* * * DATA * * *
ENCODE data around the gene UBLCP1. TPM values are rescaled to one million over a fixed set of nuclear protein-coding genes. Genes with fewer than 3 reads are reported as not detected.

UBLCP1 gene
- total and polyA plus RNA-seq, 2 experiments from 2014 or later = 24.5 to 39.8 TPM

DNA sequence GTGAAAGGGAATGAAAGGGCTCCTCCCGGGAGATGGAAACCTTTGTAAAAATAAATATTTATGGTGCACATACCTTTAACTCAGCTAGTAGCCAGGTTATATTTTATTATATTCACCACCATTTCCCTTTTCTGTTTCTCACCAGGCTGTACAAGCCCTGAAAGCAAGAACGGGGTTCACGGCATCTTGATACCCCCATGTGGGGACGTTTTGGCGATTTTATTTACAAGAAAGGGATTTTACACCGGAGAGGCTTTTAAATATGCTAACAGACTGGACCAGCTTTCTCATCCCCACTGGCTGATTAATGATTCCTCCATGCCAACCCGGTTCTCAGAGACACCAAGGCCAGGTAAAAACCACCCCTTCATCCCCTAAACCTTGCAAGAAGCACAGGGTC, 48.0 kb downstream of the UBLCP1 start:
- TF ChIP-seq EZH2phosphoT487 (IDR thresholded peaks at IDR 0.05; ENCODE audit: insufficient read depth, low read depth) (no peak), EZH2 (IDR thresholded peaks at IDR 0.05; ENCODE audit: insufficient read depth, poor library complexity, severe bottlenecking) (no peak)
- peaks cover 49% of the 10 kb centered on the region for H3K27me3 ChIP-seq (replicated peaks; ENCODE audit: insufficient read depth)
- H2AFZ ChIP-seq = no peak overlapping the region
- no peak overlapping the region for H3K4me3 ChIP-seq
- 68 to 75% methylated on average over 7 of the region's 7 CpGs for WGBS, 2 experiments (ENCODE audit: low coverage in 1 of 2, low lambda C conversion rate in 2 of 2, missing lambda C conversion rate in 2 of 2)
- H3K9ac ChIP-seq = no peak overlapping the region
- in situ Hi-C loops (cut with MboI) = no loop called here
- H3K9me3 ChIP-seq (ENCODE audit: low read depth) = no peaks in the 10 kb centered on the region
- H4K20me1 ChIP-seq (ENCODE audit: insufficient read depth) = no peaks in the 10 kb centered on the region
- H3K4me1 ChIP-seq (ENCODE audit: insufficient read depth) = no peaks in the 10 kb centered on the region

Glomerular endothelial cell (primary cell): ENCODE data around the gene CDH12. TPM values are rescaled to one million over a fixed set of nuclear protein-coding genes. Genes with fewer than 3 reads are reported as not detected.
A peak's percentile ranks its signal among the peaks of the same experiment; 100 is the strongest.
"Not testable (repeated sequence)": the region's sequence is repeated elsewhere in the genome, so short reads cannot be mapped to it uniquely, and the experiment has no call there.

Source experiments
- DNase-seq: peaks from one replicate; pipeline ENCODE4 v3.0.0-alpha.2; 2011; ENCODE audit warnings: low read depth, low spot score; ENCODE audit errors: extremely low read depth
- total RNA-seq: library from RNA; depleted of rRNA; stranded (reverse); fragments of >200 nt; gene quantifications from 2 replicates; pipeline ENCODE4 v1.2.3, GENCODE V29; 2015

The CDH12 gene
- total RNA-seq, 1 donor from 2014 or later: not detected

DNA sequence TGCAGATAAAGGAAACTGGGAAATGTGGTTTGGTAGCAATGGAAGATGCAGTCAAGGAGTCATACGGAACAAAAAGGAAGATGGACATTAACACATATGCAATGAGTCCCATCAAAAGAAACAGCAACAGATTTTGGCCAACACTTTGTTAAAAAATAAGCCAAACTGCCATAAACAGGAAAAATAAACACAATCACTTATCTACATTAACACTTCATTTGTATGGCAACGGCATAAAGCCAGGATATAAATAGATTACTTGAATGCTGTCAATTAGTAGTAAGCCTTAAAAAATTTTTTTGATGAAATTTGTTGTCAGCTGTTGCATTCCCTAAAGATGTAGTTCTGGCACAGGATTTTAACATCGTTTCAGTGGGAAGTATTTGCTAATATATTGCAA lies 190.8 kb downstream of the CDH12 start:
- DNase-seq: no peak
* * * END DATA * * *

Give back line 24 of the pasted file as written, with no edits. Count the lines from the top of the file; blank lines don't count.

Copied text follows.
- DNase-seq: no peak